Otters on Mt. Kailash
This animal has never been a priority species. So, is the otter doomed, asks ANIRUDDHA MOOKERJEE.
How many are there left? ... There are no accurate population estimates.
AT the base of the holiest Hindu mountain in the world, Kailash, where the legend says, Shiva and Parvati live, lies an abominably dirty pilgrim town called Darchen. About 40 kilometres from Mansarovar, this is the point where the faithful begin their parikrama to cleanse their souls.
All around is a cold desert landscape pockmarked by beer, soft drink cans and bottles. A twinkling stream, flooded with multicoloured plastic bags, divides the tourist /pilgrim part of the village from the shanty settlement, which, is a huge souvenir market for fake Tibetan antiques, food and alcohol. Sheep meat hangs in hunks. Large packs of black matted mastiffs prowl the streets for scraps, occasionally breaking into fights of heart-stopping ferocity. Interspersed at street corners are faded, open-air billiards tables where Tibetan tribesmen, dressed in exotic headgear, play pool.
It was in such surreal surroundings that I touched my first otter skin, possibly a smooth coated one (Lutra perspicillata), far outside its range, in a market that sold among others, Tibetan fox, lynx and snow leopard skins.
The skins were soft, well-cured, neat and uniformly trimmed. They were being sold each for 350 Chinese Yuan (about Rs. 2,100 ). We sat down on the rugs in the tent and animatedly bargained, trying to find out where these came from. "Maybe, India. Maybe, Nepal, " the man was incredulous, "Who cares where it came from. You are not marrying your daughter to it ?"
At the back of the skins was a small and neat signature in Tibetan script, which took me back to Siliguri in West Bengal, where a few years ago a large cache of otter skins was seized and found to bear very similar signatures. And then in Ghaziabad, where there was the largest seizure of leopard and tiger skins and other body parts. Similar signatures. It was as if someone was choosing the best out of a large heap at his disposal.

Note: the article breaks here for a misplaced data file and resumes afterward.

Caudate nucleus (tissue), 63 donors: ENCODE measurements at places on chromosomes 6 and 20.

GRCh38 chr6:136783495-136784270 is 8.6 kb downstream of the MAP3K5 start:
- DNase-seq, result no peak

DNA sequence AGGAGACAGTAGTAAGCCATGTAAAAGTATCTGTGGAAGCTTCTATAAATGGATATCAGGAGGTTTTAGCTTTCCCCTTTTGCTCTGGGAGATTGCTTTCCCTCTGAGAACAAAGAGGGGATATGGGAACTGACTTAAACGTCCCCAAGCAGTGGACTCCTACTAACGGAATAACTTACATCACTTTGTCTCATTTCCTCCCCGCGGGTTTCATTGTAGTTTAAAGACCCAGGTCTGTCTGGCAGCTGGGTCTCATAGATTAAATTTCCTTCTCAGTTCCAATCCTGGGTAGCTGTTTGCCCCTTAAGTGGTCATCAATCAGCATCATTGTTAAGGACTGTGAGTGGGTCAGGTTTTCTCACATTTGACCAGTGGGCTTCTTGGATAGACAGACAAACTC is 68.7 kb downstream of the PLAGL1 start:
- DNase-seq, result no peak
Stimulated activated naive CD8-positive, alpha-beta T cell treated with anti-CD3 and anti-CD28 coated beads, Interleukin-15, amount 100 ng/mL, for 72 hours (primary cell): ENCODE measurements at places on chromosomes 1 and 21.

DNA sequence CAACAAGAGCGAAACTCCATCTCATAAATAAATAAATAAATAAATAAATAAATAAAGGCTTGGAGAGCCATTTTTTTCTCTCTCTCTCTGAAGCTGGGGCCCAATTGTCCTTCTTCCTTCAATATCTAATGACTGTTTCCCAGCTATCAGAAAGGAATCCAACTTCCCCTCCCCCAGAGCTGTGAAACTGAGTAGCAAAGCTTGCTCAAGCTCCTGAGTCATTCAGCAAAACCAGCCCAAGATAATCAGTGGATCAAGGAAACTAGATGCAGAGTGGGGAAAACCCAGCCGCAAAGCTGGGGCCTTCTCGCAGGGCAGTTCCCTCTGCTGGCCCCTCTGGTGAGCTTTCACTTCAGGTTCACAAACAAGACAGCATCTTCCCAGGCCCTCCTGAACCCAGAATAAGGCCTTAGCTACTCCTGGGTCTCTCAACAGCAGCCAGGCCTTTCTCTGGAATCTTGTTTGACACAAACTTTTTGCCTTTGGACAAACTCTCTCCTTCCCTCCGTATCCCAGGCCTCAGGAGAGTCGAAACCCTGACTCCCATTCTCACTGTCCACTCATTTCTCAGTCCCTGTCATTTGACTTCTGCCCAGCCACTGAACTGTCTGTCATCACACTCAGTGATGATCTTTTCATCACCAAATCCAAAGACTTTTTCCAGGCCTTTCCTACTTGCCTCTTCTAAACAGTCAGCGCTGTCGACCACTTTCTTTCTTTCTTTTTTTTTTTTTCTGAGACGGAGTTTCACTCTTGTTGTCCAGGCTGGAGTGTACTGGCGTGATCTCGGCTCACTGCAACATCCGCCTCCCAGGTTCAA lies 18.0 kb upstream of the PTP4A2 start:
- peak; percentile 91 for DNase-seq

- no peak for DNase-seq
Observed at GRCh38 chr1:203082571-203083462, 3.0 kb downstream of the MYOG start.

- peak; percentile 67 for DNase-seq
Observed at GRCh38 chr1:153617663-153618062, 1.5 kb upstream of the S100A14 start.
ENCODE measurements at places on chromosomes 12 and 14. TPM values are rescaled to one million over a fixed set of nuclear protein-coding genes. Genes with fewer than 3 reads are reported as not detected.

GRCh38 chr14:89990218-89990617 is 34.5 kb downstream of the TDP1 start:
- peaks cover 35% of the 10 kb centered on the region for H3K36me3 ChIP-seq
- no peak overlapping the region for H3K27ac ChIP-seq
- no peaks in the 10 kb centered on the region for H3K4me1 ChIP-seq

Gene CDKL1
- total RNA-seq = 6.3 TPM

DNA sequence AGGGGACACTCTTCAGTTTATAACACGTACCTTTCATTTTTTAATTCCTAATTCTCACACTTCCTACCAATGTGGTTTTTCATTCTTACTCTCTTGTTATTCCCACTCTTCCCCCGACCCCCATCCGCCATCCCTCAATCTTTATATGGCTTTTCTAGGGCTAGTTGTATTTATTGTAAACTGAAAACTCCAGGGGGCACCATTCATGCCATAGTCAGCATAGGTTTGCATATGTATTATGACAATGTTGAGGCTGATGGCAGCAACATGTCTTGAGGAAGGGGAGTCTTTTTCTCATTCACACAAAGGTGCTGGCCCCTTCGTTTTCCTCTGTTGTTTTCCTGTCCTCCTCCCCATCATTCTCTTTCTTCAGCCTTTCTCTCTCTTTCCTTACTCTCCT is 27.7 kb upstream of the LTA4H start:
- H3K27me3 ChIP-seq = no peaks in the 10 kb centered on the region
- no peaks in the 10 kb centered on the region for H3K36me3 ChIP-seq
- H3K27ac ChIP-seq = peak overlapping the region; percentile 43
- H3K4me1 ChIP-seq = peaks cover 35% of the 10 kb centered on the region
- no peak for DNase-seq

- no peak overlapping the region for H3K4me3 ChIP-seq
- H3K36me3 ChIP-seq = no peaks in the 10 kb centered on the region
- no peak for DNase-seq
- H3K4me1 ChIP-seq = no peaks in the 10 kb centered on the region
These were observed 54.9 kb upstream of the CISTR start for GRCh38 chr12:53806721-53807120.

"Over the last five years 2,108 otter pelts have been seized. The enforcement agencies have not really been looking for them, but these have been seized during raids for tiger and leopard skins," points out Ashok Kumar, trustee and head of the Wild Enforcement programme of the Wildlife Trust of India. "And this is just the tip of the iceberg. You can easily put the number of otter skins at 10 times this figure as many consignments must be slipping though undetected."
However, Ashok's iceberg estimates of smaller mammals, especially carnivores, which are at the top of their small niche eco-systems, are widely spread, nocturnal and elusive, may not be very accurate as total population estimates are non-existent. There is no attempt at collecting timeline information. Unless you are consciously monitoring such species over time, they will just slip you by, till one day you suddenly realise that none or very few remain. The otter exemplifies this.